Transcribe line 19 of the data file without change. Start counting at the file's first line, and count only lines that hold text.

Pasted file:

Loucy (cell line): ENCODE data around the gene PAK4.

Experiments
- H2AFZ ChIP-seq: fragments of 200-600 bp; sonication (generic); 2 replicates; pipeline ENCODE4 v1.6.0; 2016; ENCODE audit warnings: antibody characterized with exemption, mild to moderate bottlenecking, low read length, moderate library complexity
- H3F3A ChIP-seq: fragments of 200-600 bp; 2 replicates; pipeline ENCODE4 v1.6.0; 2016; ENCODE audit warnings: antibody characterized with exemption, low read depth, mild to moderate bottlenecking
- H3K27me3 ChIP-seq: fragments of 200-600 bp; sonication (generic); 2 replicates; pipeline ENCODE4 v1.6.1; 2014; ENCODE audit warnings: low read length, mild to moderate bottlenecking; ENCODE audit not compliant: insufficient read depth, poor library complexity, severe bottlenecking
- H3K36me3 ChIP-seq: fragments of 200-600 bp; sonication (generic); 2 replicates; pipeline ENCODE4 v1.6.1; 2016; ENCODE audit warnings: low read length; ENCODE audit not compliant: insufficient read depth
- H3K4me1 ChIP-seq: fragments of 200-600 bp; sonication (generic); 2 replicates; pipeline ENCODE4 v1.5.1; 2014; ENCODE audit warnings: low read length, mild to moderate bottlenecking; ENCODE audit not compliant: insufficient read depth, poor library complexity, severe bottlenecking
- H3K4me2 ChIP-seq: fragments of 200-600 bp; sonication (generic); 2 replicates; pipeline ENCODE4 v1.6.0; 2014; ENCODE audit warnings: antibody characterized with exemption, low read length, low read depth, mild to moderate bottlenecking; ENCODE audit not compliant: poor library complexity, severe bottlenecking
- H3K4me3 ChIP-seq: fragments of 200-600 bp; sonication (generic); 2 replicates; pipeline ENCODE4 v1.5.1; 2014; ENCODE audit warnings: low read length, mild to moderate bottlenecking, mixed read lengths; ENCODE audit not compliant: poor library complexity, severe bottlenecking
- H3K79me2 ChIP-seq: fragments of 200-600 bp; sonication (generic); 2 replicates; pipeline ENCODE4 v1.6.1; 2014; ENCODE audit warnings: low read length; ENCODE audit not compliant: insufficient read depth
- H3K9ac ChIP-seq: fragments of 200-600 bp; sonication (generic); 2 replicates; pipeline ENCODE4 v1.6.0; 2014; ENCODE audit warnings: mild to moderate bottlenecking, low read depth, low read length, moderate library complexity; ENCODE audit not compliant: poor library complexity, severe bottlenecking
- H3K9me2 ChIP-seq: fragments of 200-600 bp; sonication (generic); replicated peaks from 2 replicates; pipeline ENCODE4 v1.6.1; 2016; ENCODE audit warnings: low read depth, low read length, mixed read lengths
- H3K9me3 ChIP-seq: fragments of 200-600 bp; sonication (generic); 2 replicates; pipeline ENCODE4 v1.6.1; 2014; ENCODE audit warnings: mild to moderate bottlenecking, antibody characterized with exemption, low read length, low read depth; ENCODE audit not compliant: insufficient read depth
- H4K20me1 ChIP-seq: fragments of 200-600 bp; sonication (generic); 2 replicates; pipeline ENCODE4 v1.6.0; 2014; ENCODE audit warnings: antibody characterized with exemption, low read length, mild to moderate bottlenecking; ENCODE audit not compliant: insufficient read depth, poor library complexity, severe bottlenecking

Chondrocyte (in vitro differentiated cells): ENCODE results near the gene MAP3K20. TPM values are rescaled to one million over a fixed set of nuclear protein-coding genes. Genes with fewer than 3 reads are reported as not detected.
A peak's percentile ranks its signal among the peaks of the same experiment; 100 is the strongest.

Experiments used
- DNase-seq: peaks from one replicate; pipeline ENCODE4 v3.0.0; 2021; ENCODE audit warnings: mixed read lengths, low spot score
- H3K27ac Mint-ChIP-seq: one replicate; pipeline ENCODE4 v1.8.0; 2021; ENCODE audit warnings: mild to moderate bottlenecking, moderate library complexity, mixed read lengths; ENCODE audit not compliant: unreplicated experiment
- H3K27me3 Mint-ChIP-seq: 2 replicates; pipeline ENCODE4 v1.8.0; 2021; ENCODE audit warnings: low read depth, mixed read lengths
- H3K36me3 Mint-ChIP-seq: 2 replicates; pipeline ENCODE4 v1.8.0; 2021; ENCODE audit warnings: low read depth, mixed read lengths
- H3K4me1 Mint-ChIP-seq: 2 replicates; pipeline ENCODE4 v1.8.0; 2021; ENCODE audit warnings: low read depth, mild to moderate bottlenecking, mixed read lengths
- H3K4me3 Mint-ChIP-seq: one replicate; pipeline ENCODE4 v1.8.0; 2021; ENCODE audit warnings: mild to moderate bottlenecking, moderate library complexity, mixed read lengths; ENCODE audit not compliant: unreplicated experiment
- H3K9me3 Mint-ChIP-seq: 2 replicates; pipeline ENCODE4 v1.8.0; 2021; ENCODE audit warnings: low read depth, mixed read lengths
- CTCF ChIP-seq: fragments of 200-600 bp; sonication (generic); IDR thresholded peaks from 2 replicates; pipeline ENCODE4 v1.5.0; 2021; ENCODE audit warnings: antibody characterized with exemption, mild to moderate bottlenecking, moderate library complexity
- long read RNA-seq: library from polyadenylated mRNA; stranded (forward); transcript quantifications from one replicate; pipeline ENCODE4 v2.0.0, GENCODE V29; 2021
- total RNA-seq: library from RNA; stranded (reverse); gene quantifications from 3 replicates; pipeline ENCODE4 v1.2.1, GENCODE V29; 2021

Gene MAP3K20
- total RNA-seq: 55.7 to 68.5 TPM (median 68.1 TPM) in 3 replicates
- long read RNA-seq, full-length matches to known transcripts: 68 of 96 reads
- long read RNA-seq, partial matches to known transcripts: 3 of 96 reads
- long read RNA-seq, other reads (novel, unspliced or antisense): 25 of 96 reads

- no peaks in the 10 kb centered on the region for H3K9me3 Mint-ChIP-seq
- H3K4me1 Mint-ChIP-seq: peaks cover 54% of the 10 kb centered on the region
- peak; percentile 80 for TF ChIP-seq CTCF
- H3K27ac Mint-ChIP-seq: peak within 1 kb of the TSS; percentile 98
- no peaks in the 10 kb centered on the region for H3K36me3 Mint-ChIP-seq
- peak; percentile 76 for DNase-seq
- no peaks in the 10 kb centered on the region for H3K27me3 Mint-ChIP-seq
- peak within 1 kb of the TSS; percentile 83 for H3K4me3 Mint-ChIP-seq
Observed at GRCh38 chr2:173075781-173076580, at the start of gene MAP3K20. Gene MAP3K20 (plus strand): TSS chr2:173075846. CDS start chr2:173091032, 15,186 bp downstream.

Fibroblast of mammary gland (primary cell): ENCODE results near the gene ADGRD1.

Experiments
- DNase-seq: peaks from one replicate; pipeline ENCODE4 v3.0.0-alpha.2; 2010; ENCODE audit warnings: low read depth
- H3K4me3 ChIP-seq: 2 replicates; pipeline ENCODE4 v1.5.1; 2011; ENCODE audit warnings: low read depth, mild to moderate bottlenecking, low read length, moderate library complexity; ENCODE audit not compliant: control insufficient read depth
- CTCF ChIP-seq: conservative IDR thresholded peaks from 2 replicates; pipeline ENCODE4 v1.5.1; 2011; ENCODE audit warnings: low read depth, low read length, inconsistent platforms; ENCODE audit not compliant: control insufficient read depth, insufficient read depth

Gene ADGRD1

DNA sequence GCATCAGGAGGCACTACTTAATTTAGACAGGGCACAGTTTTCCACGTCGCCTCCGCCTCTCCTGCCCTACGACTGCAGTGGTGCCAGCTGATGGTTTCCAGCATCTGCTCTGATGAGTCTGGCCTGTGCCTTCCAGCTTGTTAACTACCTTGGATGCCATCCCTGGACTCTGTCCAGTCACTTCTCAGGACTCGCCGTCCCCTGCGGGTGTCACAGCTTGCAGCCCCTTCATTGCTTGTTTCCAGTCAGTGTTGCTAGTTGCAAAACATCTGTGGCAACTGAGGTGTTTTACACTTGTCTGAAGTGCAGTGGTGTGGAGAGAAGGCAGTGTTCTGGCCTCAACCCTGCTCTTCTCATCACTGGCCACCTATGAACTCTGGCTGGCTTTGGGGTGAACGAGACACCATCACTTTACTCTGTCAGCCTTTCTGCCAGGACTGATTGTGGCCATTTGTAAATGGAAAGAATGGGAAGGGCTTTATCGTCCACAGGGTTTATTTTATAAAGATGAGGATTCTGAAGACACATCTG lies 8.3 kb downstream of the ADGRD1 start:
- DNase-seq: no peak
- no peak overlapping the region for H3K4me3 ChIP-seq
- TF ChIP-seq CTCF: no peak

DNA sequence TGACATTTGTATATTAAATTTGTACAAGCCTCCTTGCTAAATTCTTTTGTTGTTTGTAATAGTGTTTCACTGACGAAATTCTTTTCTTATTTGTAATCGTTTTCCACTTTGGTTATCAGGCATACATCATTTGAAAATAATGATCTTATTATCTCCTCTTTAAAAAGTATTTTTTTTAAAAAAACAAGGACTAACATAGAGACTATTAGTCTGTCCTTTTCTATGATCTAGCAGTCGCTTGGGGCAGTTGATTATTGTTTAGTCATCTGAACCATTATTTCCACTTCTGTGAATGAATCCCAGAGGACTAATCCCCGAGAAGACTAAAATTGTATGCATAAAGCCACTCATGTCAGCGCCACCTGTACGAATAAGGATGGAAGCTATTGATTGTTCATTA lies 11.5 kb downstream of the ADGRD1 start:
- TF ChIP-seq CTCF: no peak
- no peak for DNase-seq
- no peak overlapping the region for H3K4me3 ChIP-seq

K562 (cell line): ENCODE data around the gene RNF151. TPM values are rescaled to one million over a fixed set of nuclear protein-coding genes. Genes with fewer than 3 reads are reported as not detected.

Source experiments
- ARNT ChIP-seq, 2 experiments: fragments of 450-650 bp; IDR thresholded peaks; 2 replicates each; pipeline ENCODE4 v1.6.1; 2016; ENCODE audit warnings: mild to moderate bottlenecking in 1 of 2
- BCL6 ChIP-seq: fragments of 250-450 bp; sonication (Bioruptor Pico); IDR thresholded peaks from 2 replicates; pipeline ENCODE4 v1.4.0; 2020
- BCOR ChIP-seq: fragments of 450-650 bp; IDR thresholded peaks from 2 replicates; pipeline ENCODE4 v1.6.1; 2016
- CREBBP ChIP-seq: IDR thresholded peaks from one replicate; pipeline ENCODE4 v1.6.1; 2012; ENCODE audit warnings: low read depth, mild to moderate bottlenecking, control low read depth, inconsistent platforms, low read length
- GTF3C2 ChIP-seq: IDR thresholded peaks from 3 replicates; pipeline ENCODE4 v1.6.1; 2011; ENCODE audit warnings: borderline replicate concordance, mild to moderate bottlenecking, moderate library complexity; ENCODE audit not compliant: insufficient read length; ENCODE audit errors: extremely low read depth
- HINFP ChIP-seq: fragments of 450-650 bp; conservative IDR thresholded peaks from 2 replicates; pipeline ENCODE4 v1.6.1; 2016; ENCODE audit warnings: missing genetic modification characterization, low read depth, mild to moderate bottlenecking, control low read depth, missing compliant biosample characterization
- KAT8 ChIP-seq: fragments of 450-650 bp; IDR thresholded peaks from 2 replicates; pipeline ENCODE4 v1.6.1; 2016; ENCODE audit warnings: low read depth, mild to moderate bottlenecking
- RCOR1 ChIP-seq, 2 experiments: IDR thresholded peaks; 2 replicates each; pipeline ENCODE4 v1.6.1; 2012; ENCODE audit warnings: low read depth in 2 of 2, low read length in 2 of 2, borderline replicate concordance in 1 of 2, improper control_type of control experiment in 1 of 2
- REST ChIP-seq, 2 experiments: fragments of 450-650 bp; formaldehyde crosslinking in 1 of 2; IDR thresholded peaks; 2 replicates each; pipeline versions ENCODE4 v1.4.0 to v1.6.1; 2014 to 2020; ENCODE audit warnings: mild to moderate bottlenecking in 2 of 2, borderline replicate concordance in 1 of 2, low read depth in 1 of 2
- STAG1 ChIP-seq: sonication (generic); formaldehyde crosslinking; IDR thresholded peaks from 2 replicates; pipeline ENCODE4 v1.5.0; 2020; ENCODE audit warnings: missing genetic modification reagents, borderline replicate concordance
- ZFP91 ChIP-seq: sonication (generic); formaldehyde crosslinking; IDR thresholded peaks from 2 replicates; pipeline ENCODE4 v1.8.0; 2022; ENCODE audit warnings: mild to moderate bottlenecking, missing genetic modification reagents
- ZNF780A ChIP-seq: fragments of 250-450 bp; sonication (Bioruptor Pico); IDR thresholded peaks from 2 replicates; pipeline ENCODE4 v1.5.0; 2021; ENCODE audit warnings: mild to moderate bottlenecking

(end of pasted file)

- H3K27ac Mint-ChIP-seq: one replicate; pipeline ENCODE4 v1.8.0; 2021; ENCODE audit warnings: mild to moderate bottlenecking, moderate library complexity, mixed read lengths; ENCODE audit not compliant: unreplicated experiment